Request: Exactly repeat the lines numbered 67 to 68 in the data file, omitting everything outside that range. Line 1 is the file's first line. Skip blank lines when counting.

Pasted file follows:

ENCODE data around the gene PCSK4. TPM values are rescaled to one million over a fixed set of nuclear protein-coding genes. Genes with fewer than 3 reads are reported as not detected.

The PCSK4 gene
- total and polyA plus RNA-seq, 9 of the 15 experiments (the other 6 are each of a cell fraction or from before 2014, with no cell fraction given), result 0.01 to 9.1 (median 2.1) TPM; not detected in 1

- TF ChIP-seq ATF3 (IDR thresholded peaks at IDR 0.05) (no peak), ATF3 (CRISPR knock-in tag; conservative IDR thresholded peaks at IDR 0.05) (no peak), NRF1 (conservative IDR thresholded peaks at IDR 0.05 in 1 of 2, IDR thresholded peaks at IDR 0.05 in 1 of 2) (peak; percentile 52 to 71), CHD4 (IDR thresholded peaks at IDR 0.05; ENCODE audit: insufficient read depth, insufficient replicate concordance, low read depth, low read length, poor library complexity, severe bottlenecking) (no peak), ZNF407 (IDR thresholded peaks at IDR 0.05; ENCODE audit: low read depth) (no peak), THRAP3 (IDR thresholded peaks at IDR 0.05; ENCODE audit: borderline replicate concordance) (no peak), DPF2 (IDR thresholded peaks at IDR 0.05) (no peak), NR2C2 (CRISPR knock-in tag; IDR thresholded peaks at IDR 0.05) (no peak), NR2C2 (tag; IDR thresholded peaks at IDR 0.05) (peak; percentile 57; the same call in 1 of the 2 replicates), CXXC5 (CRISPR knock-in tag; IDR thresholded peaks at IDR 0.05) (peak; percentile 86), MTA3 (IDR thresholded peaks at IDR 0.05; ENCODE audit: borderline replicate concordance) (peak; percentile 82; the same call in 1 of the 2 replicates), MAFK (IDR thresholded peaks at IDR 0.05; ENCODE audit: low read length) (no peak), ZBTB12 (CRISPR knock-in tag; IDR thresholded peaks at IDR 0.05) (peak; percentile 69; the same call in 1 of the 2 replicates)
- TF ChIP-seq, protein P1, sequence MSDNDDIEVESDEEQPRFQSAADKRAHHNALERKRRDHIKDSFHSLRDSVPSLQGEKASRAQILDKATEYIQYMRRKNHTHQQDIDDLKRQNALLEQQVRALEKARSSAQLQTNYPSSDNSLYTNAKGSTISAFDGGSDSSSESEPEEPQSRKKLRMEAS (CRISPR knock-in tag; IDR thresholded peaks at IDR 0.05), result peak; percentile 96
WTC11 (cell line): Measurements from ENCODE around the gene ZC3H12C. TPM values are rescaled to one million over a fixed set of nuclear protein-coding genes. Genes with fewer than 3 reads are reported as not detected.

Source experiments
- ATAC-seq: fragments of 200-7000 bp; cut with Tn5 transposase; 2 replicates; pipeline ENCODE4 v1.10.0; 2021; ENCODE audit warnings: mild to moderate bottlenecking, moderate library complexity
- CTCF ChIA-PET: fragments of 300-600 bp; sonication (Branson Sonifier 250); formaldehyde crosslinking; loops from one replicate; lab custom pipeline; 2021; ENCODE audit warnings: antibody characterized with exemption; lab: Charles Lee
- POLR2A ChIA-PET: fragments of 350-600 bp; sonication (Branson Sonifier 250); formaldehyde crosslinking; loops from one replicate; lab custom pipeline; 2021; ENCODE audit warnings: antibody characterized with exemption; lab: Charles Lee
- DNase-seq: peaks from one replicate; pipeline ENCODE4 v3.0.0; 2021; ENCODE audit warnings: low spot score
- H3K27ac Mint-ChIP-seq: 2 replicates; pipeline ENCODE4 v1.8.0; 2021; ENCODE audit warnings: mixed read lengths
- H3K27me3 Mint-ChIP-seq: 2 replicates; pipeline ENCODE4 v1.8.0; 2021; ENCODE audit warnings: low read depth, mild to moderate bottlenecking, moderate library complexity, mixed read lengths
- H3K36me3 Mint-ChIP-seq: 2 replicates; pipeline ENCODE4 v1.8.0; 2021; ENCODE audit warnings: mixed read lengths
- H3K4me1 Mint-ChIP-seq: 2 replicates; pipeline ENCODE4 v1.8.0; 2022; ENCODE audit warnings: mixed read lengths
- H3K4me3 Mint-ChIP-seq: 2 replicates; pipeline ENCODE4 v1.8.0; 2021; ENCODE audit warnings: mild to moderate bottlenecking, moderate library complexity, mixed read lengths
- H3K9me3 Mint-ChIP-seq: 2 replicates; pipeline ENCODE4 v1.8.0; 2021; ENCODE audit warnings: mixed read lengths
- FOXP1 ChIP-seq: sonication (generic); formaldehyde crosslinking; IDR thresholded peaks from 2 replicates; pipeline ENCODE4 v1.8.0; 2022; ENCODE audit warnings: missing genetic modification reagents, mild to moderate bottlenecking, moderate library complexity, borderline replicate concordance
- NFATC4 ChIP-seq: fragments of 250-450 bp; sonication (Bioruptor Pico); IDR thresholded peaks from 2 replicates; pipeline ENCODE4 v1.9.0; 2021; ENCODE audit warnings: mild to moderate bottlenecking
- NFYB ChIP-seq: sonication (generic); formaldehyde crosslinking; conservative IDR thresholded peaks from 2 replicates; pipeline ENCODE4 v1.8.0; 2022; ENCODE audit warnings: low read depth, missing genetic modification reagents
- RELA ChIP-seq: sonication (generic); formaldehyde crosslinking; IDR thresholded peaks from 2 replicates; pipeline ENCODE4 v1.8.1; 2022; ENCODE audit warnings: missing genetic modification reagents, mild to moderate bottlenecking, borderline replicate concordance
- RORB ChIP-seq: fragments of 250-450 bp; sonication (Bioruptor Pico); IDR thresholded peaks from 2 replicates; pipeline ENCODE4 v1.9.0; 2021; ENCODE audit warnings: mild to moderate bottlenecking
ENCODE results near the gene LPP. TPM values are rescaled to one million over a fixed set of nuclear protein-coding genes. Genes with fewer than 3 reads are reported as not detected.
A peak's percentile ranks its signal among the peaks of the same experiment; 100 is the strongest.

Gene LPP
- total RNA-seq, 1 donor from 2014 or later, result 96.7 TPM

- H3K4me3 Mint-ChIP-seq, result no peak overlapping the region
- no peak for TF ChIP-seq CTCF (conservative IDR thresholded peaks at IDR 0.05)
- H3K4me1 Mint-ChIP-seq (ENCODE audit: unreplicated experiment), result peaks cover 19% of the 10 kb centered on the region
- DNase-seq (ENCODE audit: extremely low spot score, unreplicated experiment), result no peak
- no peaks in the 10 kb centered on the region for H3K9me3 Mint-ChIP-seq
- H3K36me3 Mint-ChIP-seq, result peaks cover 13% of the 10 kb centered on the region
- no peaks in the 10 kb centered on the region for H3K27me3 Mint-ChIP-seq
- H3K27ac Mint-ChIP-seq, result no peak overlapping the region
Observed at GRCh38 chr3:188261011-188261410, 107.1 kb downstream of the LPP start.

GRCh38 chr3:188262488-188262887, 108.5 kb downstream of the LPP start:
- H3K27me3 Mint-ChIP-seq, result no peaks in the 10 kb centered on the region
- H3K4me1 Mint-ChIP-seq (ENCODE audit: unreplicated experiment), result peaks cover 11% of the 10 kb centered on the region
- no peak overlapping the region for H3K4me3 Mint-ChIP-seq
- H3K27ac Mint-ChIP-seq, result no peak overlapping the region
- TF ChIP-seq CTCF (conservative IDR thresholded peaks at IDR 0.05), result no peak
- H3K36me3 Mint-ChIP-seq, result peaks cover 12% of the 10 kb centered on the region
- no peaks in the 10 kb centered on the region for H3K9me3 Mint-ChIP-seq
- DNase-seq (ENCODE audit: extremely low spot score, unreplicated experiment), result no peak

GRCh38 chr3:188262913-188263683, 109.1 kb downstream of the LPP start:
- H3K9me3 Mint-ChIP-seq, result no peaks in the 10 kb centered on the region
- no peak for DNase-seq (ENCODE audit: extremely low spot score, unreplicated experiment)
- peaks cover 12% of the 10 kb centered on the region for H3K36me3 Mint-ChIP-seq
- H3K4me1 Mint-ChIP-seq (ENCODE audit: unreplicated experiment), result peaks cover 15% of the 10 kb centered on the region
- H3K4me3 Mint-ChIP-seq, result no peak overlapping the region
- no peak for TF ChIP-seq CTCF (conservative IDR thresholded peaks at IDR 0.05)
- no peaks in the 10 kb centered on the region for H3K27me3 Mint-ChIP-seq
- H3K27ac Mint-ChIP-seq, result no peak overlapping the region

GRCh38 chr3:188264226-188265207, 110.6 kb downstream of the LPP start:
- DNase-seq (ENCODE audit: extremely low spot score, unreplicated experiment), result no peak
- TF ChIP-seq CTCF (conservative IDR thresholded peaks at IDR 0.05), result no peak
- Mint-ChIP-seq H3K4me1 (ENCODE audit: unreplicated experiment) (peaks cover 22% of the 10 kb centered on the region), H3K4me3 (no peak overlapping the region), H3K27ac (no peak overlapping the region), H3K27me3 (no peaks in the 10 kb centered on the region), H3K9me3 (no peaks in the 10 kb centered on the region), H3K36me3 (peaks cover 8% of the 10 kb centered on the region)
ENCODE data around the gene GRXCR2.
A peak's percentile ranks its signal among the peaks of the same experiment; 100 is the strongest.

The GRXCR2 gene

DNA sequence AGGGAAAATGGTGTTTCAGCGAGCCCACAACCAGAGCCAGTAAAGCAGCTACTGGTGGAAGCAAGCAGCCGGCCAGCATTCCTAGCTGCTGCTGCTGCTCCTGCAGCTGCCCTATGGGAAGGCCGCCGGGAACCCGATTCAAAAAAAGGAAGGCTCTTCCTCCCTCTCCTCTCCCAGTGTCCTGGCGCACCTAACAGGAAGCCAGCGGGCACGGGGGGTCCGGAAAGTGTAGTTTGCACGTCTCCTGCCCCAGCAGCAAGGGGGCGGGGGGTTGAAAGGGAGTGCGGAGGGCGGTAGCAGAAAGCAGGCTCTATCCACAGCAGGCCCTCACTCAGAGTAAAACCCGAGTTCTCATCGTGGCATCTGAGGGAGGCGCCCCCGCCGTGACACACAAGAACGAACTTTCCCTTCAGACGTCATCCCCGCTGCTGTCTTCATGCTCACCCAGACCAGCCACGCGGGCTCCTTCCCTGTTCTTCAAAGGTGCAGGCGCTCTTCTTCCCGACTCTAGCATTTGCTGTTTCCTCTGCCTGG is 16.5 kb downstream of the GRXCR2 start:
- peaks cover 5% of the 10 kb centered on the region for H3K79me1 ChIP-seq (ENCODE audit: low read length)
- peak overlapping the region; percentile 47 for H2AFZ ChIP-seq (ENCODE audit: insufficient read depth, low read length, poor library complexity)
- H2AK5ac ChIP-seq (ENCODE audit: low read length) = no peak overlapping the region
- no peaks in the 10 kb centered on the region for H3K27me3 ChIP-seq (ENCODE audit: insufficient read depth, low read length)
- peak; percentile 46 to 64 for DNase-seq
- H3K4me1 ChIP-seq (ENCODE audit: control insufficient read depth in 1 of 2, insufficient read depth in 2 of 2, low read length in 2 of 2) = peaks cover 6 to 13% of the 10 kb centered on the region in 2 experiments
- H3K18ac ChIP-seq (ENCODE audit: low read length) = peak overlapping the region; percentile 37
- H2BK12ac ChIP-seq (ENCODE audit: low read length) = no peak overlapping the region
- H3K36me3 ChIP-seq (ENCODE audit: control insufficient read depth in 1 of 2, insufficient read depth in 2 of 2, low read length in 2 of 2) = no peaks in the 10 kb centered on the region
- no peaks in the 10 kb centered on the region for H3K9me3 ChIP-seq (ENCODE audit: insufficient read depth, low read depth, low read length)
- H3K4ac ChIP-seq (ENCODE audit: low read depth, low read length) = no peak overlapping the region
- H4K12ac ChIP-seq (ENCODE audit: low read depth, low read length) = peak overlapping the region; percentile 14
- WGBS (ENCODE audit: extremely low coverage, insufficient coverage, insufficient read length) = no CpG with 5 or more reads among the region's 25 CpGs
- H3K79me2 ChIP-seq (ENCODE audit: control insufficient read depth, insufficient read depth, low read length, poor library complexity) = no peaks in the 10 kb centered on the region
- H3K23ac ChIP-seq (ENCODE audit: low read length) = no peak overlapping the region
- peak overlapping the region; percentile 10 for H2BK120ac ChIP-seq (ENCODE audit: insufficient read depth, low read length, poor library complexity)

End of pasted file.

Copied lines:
- H3K4me1 ChIP-seq (ENCODE audit: control insufficient read depth in 1 of 2, insufficient read depth in 2 of 2, low read length in 2 of 2) = peaks cover 6 to 13% of the 10 kb centered on the region in 2 experiments
- H3K18ac ChIP-seq (ENCODE audit: low read length) = peak overlapping the region; percentile 37